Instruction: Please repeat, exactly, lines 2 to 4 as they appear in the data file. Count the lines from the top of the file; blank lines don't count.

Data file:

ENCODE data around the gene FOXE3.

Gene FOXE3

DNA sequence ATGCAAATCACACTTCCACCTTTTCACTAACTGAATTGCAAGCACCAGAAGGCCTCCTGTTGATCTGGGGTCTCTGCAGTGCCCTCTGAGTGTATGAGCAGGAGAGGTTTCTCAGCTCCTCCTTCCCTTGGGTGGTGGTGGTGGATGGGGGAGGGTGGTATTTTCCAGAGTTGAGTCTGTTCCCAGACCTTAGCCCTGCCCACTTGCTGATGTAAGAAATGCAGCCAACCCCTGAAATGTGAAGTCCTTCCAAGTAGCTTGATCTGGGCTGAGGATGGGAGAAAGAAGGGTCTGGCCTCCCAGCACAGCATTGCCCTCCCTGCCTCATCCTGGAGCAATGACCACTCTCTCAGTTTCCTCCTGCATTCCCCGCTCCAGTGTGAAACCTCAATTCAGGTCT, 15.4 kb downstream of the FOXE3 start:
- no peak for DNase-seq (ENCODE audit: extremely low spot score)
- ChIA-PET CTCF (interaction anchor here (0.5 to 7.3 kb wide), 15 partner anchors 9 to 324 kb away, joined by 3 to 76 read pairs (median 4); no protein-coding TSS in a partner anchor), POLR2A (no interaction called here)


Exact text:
Gene FOXE3

DNA sequence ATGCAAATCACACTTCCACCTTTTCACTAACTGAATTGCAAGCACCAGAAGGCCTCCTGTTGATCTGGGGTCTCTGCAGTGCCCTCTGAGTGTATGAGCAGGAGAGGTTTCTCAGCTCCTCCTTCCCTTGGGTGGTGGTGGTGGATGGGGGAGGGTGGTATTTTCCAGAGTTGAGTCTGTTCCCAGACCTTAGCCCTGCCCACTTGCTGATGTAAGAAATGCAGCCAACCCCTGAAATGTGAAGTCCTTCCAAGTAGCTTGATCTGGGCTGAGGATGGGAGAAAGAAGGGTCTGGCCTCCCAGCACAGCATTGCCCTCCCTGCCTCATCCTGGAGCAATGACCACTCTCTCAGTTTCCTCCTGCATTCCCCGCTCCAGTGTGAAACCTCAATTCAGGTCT, 15.4 kb downstream of the FOXE3 start:
- no peak for DNase-seq (ENCODE audit: extremely low spot score)